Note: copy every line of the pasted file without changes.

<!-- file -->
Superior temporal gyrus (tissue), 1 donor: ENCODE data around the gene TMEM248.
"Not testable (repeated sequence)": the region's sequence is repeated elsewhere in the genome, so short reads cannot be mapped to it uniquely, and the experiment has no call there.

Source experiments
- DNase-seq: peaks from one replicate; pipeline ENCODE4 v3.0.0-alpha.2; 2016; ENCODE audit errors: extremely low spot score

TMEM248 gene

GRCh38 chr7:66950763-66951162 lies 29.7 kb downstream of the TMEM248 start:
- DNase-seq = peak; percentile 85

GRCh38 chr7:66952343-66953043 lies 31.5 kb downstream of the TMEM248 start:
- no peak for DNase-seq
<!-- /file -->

Superior temporal gyrus (tissue), 1 donor: ENCODE data around the gene TMEM248.
"Not testable (repeated sequence)": the region's sequence is repeated elsewhere in the genome, so short reads cannot be mapped to it uniquely, and the experiment has no call there.

Source experiments
- DNase-seq: peaks from one replicate; pipeline ENCODE4 v3.0.0-alpha.2; 2016; ENCODE audit errors: extremely low spot score

TMEM248 gene

GRCh38 chr7:66950763-66951162 lies 29.7 kb downstream of the TMEM248 start:
- DNase-seq = peak; percentile 85

GRCh38 chr7:66952343-66953043 lies 31.5 kb downstream of the TMEM248 start:
- no peak for DNase-seq